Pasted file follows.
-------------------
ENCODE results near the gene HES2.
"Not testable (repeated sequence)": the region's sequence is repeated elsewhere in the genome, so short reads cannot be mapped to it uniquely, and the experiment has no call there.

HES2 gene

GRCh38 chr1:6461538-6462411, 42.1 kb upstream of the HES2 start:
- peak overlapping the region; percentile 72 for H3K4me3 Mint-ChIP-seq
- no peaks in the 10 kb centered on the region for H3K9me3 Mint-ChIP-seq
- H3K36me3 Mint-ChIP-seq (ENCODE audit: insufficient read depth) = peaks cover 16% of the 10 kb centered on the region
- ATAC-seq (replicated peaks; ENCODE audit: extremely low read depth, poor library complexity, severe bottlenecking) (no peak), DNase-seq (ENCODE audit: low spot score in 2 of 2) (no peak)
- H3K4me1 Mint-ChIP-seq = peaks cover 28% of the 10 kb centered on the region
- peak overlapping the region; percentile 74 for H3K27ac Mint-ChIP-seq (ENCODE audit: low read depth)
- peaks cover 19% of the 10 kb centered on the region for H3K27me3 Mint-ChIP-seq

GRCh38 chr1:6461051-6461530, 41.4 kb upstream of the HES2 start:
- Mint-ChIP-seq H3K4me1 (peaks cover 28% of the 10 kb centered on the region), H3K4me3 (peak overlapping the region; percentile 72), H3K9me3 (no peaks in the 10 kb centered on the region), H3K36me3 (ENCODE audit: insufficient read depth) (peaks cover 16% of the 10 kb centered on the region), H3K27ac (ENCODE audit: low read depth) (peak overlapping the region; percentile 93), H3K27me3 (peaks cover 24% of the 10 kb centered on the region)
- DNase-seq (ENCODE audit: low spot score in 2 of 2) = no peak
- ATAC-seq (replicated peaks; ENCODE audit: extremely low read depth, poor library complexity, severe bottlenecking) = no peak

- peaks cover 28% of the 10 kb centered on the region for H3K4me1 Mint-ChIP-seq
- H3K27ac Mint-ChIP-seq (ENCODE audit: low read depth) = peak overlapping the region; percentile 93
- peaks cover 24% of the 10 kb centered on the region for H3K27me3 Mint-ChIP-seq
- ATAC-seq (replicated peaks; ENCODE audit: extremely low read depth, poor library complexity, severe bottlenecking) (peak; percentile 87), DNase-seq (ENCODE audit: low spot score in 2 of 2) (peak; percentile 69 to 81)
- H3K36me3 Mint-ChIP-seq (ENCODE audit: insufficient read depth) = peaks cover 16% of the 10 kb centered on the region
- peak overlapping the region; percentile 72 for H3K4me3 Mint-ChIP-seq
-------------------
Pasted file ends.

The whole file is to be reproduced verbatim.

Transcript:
ENCODE results near the gene HES2.
"Not testable (repeated sequence)": the region's sequence is repeated elsewhere in the genome, so short reads cannot be mapped to it uniquely, and the experiment has no call there.

HES2 gene

GRCh38 chr1:6461538-6462411, 42.1 kb upstream of the HES2 start:
- peak overlapping the region; percentile 72 for H3K4me3 Mint-ChIP-seq
- no peaks in the 10 kb centered on the region for H3K9me3 Mint-ChIP-seq
- H3K36me3 Mint-ChIP-seq (ENCODE audit: insufficient read depth) = peaks cover 16% of the 10 kb centered on the region
- ATAC-seq (replicated peaks; ENCODE audit: extremely low read depth, poor library complexity, severe bottlenecking) (no peak), DNase-seq (ENCODE audit: low spot score in 2 of 2) (no peak)
- H3K4me1 Mint-ChIP-seq = peaks cover 28% of the 10 kb centered on the region
- peak overlapping the region; percentile 74 for H3K27ac Mint-ChIP-seq (ENCODE audit: low read depth)
- peaks cover 19% of the 10 kb centered on the region for H3K27me3 Mint-ChIP-seq

GRCh38 chr1:6461051-6461530, 41.4 kb upstream of the HES2 start:
- Mint-ChIP-seq H3K4me1 (peaks cover 28% of the 10 kb centered on the region), H3K4me3 (peak overlapping the region; percentile 72), H3K9me3 (no peaks in the 10 kb centered on the region), H3K36me3 (ENCODE audit: insufficient read depth) (peaks cover 16% of the 10 kb centered on the region), H3K27ac (ENCODE audit: low read depth) (peak overlapping the region; percentile 93), H3K27me3 (peaks cover 24% of the 10 kb centered on the region)
- DNase-seq (ENCODE audit: low spot score in 2 of 2) = no peak
- ATAC-seq (replicated peaks; ENCODE audit: extremely low read depth, poor library complexity, severe bottlenecking) = no peak

- peaks cover 28% of the 10 kb centered on the region for H3K4me1 Mint-ChIP-seq
- H3K27ac Mint-ChIP-seq (ENCODE audit: low read depth) = peak overlapping the region; percentile 93
- peaks cover 24% of the 10 kb centered on the region for H3K27me3 Mint-ChIP-seq
- ATAC-seq (replicated peaks; ENCODE audit: extremely low read depth, poor library complexity, severe bottlenecking) (peak; percentile 87), DNase-seq (ENCODE audit: low spot score in 2 of 2) (peak; percentile 69 to 81)
- H3K36me3 Mint-ChIP-seq (ENCODE audit: insufficient read depth) = peaks cover 16% of the 10 kb centered on the region
- peak overlapping the region; percentile 72 for H3K4me3 Mint-ChIP-seq